AUrora is free to use if you’re affiliated with AU, and it allows for the addition of both basic and complex data descriptions. Additionally, by working with your librarian, we may be able to mint DOIs for your data.
By virtue of being backed by AU and administered by librarians, AUrora offers a degree of trust that money can’t buy. Librarians have been stewards of the scholarly record since the times of the ancient Library of Alexandria, and both AU and AUrorawill likely be around long after the Googles of the world have been shuttered.
What AUrora offers in trust, it lacks a bit in flexibility and control. Of course, if you’re not affiliated with AU, you won’t be able to deposit your data in AUrora. And while AUrora can accept nearly any file type, it does not necessarily offer users a way to read those files. At the time of this writing, AUrora also doesn’t support versioning, so you’re unable to edit your files and accompanying descriptive information.
Most importantly, AUrora is not able to store very complex or very large data files. If you’re working with Excel data, AUrora can certainly handle that! And it can handle lots of other filetypes too, of course. But it’s not built for terabytes of data.
Finally, AUrora uses a very general metadata standard, Dublin Core, so it doesn’t support domain or datatype-specific metadata fields and controlled vocabularies.
In addition to some of the drawbacks addressed above, the biggest limitation to the idea of making your data openly available is that not everyone can do it! If you work with sensitive data – defined by ANDS as “data that can be used to identify an individual, species, object, or location that introduces a risk of discrimination, harm, or unwanted attention”– you often can’t share your data openly online.
That said, some repositories like ICPSR do index sensitive data, making it available only to registered users. The availability of a metadata record alone can sometimes be enough to cite sensitive data, so it’s possible that you can still get cited, even if your data aren’t openly available. But we don’t recommend keeping your data behind a login or other barrier if you don’t have to.
Unsure if your data are “sensitive?” Check out Purdue University Library’s guide on sensitive data, which can help you identify it and all applicable laws and regulations.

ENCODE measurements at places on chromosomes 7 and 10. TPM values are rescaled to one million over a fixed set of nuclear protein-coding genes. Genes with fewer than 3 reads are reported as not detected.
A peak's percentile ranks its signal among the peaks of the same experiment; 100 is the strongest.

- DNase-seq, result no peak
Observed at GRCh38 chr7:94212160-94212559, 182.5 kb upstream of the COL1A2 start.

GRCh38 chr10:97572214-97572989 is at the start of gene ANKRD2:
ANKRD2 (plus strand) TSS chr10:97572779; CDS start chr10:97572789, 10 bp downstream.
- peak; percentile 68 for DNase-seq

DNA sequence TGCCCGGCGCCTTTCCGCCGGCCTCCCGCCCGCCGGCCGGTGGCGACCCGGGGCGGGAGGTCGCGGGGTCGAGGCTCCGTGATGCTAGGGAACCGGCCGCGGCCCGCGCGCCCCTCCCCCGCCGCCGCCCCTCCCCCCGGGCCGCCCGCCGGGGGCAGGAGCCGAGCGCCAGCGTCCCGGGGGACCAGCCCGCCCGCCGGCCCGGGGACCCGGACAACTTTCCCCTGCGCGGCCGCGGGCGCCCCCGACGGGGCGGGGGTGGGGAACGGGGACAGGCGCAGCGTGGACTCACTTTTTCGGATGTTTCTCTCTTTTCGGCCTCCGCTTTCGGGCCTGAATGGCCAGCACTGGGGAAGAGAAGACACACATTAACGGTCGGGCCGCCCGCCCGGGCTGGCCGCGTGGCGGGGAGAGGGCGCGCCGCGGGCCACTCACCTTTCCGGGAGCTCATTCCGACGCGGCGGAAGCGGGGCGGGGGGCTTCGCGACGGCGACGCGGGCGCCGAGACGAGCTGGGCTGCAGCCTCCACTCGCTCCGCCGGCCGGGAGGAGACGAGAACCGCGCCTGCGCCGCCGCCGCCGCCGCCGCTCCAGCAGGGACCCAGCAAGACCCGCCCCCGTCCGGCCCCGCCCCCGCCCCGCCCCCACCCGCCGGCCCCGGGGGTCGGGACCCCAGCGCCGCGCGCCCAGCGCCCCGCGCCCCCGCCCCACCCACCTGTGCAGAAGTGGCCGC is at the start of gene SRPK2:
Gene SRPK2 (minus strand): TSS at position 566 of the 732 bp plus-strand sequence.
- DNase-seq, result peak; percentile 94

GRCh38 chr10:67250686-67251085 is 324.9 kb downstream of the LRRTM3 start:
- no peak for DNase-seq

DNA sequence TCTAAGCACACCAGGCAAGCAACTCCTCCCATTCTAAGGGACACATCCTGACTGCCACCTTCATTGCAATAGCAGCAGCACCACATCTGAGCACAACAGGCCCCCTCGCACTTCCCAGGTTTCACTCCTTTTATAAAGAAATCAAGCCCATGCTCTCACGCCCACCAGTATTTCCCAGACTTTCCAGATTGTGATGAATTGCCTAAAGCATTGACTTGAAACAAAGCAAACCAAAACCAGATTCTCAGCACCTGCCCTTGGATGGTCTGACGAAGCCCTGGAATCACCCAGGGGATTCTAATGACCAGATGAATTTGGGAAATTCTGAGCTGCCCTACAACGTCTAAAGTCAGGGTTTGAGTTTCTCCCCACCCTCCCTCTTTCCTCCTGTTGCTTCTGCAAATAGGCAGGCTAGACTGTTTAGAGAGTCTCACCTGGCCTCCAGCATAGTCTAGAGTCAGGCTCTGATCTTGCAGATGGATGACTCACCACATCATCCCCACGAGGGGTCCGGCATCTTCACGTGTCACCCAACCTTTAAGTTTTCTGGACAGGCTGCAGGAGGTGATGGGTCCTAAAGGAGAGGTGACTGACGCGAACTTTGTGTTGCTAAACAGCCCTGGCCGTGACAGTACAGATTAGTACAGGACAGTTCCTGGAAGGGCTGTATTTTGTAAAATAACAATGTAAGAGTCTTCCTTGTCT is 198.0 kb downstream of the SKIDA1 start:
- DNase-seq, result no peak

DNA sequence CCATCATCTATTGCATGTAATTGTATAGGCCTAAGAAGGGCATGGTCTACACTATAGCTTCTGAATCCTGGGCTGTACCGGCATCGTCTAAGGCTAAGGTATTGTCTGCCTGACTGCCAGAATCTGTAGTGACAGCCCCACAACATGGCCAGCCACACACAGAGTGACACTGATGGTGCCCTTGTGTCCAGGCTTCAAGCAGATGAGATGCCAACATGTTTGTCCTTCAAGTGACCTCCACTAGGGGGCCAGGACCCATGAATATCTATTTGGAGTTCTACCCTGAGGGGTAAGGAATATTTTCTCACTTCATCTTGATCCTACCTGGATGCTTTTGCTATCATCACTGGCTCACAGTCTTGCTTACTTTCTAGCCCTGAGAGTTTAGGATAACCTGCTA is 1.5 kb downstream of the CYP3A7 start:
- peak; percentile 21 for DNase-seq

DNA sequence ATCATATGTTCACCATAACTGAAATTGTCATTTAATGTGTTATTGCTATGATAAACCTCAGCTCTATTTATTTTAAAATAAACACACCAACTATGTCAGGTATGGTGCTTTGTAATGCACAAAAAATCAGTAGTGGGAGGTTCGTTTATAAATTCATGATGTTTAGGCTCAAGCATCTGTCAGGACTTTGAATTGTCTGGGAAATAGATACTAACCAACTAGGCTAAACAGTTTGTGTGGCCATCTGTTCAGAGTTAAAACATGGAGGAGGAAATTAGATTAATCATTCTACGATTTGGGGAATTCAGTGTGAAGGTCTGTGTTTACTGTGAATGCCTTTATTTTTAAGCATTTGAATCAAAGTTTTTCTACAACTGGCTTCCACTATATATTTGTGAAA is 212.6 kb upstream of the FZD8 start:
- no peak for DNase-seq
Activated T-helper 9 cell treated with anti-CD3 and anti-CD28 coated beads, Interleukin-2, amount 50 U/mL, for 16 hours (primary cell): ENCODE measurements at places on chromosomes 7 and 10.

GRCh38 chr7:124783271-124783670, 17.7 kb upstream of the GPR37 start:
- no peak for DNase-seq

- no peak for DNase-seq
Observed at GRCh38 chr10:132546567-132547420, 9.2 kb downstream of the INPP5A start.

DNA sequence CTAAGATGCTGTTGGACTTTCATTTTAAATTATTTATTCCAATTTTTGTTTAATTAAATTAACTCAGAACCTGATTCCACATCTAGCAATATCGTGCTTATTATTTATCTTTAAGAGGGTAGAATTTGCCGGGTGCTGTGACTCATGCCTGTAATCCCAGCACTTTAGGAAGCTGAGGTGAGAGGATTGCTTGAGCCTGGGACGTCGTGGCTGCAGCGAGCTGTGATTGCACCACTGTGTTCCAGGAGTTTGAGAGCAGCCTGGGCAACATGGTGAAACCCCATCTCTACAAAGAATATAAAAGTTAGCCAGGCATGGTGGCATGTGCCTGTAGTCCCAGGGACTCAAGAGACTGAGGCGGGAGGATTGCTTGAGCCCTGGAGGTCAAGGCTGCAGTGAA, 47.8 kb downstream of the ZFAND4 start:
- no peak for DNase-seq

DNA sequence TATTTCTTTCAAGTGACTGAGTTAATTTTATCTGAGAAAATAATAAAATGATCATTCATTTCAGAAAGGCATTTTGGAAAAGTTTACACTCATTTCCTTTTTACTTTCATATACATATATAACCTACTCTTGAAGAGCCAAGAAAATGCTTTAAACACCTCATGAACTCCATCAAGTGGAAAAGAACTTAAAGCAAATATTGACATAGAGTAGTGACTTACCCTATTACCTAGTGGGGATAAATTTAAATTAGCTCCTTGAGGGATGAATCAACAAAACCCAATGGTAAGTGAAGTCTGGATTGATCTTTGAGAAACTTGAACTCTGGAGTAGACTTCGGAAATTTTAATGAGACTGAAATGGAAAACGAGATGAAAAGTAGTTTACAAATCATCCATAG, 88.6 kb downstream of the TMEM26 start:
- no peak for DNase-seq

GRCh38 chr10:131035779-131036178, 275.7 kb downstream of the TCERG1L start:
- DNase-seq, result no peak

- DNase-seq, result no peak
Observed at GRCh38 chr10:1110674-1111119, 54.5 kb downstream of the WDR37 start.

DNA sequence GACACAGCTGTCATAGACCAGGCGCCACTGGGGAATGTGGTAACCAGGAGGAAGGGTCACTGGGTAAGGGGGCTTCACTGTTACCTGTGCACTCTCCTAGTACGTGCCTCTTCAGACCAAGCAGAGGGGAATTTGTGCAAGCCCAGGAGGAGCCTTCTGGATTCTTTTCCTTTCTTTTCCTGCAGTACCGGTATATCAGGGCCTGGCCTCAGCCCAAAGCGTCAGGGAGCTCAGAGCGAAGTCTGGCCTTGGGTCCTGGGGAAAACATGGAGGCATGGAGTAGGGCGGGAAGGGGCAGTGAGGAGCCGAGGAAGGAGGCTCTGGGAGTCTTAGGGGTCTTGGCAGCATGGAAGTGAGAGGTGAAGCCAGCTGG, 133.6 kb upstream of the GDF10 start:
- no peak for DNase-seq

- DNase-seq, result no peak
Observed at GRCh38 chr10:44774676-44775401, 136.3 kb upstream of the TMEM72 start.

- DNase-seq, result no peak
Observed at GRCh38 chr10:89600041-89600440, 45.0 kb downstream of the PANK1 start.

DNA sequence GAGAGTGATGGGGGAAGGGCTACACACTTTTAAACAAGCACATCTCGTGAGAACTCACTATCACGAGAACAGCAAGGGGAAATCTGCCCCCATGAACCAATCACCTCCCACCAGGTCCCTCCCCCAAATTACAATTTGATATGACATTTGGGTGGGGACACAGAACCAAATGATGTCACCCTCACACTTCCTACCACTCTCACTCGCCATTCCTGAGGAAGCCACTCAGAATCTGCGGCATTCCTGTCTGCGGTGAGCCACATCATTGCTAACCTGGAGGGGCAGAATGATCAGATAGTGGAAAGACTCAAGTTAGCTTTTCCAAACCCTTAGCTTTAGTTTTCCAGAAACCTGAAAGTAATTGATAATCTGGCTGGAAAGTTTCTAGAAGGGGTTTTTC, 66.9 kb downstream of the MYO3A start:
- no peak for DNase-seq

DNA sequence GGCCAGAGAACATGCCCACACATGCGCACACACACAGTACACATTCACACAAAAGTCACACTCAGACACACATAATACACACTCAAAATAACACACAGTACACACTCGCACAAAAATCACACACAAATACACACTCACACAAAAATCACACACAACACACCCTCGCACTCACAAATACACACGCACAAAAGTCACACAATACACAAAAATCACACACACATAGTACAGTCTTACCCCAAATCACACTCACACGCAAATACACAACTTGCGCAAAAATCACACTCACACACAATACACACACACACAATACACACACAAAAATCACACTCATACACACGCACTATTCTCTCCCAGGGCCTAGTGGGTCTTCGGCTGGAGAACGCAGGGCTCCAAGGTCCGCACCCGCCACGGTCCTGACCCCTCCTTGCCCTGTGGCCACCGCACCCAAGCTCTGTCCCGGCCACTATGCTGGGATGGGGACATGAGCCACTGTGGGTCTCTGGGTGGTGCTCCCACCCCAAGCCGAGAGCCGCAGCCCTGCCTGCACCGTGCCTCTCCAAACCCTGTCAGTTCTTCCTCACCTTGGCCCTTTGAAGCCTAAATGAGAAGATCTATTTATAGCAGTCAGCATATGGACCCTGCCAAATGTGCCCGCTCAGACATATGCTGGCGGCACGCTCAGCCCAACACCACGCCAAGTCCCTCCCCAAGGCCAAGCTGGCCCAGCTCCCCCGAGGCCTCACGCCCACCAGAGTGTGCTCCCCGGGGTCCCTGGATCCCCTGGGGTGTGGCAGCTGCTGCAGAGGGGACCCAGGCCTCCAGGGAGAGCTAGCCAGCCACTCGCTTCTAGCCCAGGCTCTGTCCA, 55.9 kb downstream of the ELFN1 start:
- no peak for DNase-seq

For this week’s homework, you’re going to get some of your data online, and you’re going to make an appointment with the Research Data Specialist at AU Libraries.
Explore data hosted on the Open Science Framework, Figshare, and Zenodo then choose and sign up for an account on the platform of your choice (we recommend OSF, specifically because we offer OSF workshops and have librarians who specialize in OSF training). Deposit at least one data set to the service. It can be a copy of supplementary data you’ve posted alongside a journal article, raw data, or data from a dead-end project you’ve never published.
Be sure to add as much descriptive information as possible during the deposit. It will make your data useful to those who look at your data, and good description will also make it more “Googleable”– each one of these repositories is well-indexed by search engines. All digital data should also include a README.txt file that helps others better understand the data. Your README file should contain:
There are thousands of repositories where you could possibly deposit data from your field. Ask a trusted colleague for a recommendation or check out the Re3Data guide for a comprehensive list of subject repositories.
Once you’ve found one that suits your needs, register for it and deposit a dataset or two.
Ask a colleague or your advisor what the best repositories are for the data formats you tend to create. Sign up for each that you think will be the most relevant to your work, explore some of the other datasets on the site, and deposit a dataset or two of your own. And just like you did for the previous two deposits, make sure you add great descriptive information and a README file, which can help others understand your data.
Liaison librarians at AU Libraries can connect you with additional resources, including discipline-specific repositories where you can deposit and share your data. Even better, AU Libraries employs a full-time research data specialist, Ali Krzton, who is dedicated to all things data! Make an appointment with Ali to consult about data repositories, data management plans, data formats, data storage, workflows for input/uploads, and more!
Got an idea of what repository works best for you? Great! Next time you’ve got a dataset that you want to share with the world, do it!